Took my first trip from Denton, Texas to Talimena, Arkansas in June of 2014, to camp and ride the legendary Talimena National Scenic Byway with a small group of motorcyclists and scooter riders. Many of those in our small group made the trip to the campsite we had reserved separately. I rode up from Denton with James and Eben. Though Eben couldn’t make camp with us and had to return to Denton, he made the ride up to Oklahoma even more awesome.
Talimena had been hammered in the days before we arrived by some brutal thunderstorms. Luckily, the weather treated us well our first night at camp. The rain had left a lot of topsoil washout on the road, making for some treacherous riding conditions. A local EMT we encountered when gassing up informed our group that a number of motorcyclists even had to be air-lifted out by helicopter the previous day.
Fortunately, the roads weren’t nearly as bad as expected (looking back, I wonder if the person we met was even a legit EMT, or just some local taking us out-of-towners for a ride), and the weather held out during our ride from the campground to Mena, Arkansas, which yielded spectacular views. While the weather held out, the same cannot be said for the rear tire on one of the scooter’s, requiring a roadside repair.
Once back up and running, we completed the ride to Mena, got lunch, made an uneventful (albeit beautiful) ride back, and settled in for the night.
That’s when the weather turned south, and our campsite damn near floated away. These rains were biblical. Nothing anyone could do could keep the downpour from flooding their tent. It didn’t let up the following day, forcing us to get ready for the ride back to Texas in pouring rain.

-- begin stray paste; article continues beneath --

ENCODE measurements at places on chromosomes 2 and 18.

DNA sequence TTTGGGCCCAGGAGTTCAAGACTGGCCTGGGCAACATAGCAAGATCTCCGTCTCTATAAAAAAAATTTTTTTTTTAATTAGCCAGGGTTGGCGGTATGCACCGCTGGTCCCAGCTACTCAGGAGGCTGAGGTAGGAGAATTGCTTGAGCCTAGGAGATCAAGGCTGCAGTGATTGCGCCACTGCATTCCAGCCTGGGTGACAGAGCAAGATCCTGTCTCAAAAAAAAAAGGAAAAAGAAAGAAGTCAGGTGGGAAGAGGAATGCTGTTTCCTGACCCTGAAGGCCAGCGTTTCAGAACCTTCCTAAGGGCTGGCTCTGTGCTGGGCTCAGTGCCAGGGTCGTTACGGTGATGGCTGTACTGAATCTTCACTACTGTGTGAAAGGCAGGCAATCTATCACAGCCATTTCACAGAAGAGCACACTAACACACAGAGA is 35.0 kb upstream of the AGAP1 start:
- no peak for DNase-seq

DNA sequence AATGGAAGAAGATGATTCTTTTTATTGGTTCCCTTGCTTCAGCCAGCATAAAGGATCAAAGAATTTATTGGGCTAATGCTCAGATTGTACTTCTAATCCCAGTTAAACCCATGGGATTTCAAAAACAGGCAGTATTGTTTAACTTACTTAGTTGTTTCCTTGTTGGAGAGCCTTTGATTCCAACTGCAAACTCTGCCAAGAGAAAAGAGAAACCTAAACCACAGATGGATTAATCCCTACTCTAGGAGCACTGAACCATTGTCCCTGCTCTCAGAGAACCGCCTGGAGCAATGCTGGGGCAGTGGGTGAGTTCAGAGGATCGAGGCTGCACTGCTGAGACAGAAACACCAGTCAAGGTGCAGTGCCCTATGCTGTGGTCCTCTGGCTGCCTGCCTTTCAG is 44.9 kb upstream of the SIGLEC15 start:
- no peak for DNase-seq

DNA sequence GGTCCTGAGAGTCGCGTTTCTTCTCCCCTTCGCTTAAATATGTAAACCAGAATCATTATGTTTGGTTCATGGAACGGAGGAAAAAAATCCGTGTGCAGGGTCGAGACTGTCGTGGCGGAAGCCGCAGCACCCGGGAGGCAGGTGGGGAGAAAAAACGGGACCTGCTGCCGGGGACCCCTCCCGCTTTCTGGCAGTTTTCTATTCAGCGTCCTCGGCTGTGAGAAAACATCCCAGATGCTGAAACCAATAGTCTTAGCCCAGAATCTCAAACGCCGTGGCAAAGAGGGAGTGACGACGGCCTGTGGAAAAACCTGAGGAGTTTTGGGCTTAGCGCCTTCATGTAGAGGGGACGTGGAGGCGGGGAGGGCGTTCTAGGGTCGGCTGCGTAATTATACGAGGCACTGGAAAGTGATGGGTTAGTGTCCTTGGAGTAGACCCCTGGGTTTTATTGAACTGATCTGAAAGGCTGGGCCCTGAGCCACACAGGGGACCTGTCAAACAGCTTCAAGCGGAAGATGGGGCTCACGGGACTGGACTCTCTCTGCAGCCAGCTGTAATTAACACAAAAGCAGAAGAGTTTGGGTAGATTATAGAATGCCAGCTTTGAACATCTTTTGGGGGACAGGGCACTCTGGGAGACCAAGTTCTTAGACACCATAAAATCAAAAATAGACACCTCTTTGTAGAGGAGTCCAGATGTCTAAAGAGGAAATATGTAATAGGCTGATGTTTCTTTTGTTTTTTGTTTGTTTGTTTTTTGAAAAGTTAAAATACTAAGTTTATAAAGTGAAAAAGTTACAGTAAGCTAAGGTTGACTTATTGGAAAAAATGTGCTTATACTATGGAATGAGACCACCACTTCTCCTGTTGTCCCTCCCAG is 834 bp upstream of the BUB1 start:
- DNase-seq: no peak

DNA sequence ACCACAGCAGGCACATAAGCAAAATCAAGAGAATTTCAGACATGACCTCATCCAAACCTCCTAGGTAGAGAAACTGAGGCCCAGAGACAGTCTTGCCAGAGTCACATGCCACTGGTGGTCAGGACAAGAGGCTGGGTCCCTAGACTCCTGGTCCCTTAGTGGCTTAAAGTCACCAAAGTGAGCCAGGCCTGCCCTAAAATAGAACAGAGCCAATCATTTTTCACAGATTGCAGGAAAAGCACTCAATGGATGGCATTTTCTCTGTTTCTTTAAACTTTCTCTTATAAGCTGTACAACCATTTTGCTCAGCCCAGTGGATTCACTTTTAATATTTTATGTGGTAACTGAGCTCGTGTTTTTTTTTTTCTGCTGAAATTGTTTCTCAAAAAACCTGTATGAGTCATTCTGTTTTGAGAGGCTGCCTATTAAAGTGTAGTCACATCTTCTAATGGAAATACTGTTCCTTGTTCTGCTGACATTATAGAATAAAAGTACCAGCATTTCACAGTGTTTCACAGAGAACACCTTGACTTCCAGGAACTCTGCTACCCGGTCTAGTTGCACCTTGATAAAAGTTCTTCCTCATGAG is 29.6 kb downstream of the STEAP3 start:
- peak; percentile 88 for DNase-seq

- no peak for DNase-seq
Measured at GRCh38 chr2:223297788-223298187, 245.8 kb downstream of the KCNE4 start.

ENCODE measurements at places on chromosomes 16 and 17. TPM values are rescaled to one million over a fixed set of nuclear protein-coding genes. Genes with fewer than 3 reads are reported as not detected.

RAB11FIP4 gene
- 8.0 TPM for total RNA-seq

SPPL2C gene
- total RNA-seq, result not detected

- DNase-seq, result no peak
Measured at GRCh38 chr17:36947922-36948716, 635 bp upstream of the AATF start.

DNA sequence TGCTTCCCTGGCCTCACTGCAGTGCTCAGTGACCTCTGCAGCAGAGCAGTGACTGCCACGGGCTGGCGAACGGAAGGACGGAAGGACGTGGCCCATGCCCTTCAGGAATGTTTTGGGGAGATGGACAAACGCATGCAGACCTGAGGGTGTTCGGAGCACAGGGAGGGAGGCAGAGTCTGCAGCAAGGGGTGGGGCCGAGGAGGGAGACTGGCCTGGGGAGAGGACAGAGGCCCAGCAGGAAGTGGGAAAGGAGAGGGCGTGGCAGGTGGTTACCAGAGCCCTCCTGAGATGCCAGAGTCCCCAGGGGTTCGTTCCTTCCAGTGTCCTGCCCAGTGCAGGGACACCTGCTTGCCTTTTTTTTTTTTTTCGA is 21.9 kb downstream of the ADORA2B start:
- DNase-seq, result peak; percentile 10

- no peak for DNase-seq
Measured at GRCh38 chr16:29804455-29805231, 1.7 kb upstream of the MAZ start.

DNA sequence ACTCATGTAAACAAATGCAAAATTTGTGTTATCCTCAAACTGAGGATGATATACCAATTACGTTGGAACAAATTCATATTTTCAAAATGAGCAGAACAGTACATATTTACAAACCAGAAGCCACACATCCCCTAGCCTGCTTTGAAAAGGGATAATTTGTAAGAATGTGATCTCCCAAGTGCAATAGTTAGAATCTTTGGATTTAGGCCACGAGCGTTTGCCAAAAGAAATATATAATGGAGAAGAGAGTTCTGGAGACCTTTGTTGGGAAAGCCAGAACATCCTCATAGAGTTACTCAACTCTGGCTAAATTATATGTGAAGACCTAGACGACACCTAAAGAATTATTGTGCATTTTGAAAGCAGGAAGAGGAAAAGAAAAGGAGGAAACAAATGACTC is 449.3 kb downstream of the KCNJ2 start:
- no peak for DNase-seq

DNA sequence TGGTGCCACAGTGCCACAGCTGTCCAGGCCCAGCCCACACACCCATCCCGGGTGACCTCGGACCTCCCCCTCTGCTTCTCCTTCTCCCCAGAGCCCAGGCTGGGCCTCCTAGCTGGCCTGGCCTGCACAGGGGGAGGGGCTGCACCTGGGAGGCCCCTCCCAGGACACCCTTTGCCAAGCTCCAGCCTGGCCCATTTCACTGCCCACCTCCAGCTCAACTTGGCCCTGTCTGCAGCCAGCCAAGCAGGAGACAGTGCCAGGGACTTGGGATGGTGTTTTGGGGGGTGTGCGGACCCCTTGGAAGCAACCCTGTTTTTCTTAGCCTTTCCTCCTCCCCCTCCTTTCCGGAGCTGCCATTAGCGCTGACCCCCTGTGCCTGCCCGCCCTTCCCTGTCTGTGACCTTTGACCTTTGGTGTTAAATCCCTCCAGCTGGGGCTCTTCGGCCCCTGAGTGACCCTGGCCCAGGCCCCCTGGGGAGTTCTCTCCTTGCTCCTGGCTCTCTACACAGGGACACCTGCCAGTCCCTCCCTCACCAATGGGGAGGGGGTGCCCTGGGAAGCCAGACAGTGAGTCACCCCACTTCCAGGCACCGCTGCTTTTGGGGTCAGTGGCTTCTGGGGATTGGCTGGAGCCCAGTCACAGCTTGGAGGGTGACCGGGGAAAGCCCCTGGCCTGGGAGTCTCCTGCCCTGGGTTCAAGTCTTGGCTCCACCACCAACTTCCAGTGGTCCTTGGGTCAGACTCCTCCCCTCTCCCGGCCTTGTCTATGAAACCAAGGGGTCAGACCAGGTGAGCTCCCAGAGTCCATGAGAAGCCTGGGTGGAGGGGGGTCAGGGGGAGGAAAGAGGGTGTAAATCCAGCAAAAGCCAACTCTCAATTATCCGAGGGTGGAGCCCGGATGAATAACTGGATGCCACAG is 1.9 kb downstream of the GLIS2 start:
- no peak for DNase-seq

The torrent continued for at least the first 60 miles of the return trip, with such ferocity that visibility was limited to mere feet. The shield on my Biltwell Gringo was hopelessly fogged, inside and out, requiring me to remove it entirely, and ride with my eyes half shut, while the rain fiercely pelted my face.
My rain pants were somehow shredded while riding through the sheer rage of the storm, eventually flapping so much, that the shredded tails of material melted to my exhaust pipes. I soon stripped them off and left them in the trash can at a gas station. My buddy James did the same, as his rain pants had saturated to the point of being useless both in the moment, and in any future rain. I loathe everything about rain pants to this very day. I’d rather get wet and just pack a dry change of clothes.
At the point that we ditched our “rain gear” the storm finally let up and gave way to clear skies. We got our bearings, made up some lost time, and after a few miles of riding, took refuge in a Whataburger to dry off and for some much needed food.
The remainder of the ride back to Denton was clear, sunny, easy, and most importantly, dry.
As a whole, the ride home was plagued with discomfort and challenge, and wasn’t fun or enjoyable in the moment, but there’s something special, especially after the fact, about those things that make you good at being uncomfortable. It’s something worth embracing. Though I have the pictures of the sunshine and good weather, the impression those moments left in my mind was fleeting. Not so for the moments of the thunderstorms that ravaged our camp at night, or the grueling rain-soaked ride back to Texas. Embrace the hardship and discomfort a life on two wheels may bring you, as those often turn out to be among your fondest memories and tales you share with those around you.